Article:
Media watchdog Ofcom has launched an investigation into ITV after the broadcasting giant admitted that some competition entries weren't included 'in a number' of their prize draws.

Here's what you need to know.

How many competitions are affected - and when did they take place?

A total of six of ITV's premium rate competitions between 2014 and 2019 were identified following an internal audit by the broadcaster.

While viewers are charged £2 to enter its competitions via text message, phone or online - entries made by post are free.

However, ITV have admitted that some postal competition entries were not included in some prize draws and reported itself to Ofcom following the discovery.

According to The Times, on at least six occasions viewers who submitted entries to ITV contests by post had no chance of winning a prize.

ITV hasn't revealed which competitions, nor the exact programmes they were advertised on, but the broadcaster typically runs the contests on shows such as Good Morning Britain, Lorraine, This Morning, Loose Women and The X Factor.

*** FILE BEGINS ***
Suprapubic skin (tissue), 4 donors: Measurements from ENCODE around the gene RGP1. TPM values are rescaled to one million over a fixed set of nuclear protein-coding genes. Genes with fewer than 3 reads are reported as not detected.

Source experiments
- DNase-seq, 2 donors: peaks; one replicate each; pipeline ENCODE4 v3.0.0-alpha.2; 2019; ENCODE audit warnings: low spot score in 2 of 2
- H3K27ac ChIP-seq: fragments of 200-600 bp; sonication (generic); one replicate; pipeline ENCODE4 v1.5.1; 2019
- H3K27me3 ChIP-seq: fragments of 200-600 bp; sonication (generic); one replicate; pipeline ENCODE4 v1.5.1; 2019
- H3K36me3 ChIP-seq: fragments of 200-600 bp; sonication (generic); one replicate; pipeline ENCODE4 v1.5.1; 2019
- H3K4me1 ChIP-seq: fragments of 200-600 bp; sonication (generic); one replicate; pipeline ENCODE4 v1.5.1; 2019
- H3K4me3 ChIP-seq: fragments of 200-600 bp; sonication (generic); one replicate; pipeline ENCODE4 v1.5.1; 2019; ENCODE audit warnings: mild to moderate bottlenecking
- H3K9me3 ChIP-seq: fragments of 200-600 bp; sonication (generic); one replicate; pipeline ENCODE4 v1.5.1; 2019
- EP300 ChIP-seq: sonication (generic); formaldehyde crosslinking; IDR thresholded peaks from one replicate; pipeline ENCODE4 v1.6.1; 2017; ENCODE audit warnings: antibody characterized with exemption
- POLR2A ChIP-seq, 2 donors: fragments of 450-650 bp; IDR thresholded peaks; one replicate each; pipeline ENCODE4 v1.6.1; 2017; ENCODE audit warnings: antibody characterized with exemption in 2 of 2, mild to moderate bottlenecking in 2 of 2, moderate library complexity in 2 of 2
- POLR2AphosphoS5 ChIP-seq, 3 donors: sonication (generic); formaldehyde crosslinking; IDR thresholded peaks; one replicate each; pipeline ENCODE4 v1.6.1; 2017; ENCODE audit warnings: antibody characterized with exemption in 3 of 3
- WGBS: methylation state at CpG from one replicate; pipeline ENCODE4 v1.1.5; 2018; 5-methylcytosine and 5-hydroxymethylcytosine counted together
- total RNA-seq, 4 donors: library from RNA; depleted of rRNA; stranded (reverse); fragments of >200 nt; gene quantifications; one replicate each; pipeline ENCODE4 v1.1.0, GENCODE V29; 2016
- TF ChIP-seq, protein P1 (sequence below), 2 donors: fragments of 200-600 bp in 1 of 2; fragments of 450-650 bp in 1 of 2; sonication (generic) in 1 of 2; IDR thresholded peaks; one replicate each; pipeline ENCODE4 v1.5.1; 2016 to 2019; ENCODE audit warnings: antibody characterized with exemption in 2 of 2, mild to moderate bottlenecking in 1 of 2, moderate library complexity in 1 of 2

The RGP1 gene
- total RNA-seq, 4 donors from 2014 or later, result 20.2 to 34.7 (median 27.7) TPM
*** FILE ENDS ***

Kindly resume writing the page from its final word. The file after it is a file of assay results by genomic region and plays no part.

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What have ITV said about the investigation?

Following their audit, ITV said they have since "implemented measures to address the problem".

In a statement, ITV told The Times: "The integrity of all viewer competitions run by ITV is an absolute priority for us.

"However, it is important to note the scale and nature of this particular issue, which affected only a very small number of our viewer competitions over a number of years."

What have Ofcom said?

In a short statement issued on Monday, August 10, Ofcom said: "We are investigating whether ITV breached our rules and licence requirements on viewer competitions."

The media watchdog Ofcom has an option of whether or not to impose fines of up to £250,000 or five per cent of annual revenue (whichever is greater), once their invetigation ends.

ITV were previously fined following incidents in 2007

ITV revealed in 2007 that premium rate competitions and phone votes on shows such as Ant & Dec's Saturday Night Takeaway were rigged.

Ofcom then ordered ITV to pay a total of £5.7m, which at the time was a record sanction imposed on a broadcaster by the media watchdog.